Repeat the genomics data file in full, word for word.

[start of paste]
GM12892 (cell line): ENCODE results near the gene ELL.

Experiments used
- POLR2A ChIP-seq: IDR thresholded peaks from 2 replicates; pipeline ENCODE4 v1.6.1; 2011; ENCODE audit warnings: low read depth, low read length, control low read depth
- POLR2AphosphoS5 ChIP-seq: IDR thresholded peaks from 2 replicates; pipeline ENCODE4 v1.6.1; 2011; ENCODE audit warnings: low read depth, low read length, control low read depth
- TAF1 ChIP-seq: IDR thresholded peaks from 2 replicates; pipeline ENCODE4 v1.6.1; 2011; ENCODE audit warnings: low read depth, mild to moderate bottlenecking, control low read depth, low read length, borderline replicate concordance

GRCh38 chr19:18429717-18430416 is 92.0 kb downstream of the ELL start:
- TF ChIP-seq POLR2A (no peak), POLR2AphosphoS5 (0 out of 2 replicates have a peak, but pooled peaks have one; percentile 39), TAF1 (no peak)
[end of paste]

GM12892 (cell line): ENCODE results near the gene ELL.

Experiments used
- POLR2A ChIP-seq: IDR thresholded peaks from 2 replicates; pipeline ENCODE4 v1.6.1; 2011; ENCODE audit warnings: low read depth, low read length, control low read depth
- POLR2AphosphoS5 ChIP-seq: IDR thresholded peaks from 2 replicates; pipeline ENCODE4 v1.6.1; 2011; ENCODE audit warnings: low read depth, low read length, control low read depth
- TAF1 ChIP-seq: IDR thresholded peaks from 2 replicates; pipeline ENCODE4 v1.6.1; 2011; ENCODE audit warnings: low read depth, mild to moderate bottlenecking, control low read depth, low read length, borderline replicate concordance

GRCh38 chr19:18429717-18430416 is 92.0 kb downstream of the ELL start:
- TF ChIP-seq POLR2A (no peak), POLR2AphosphoS5 (0 out of 2 replicates have a peak, but pooled peaks have one; percentile 39), TAF1 (no peak)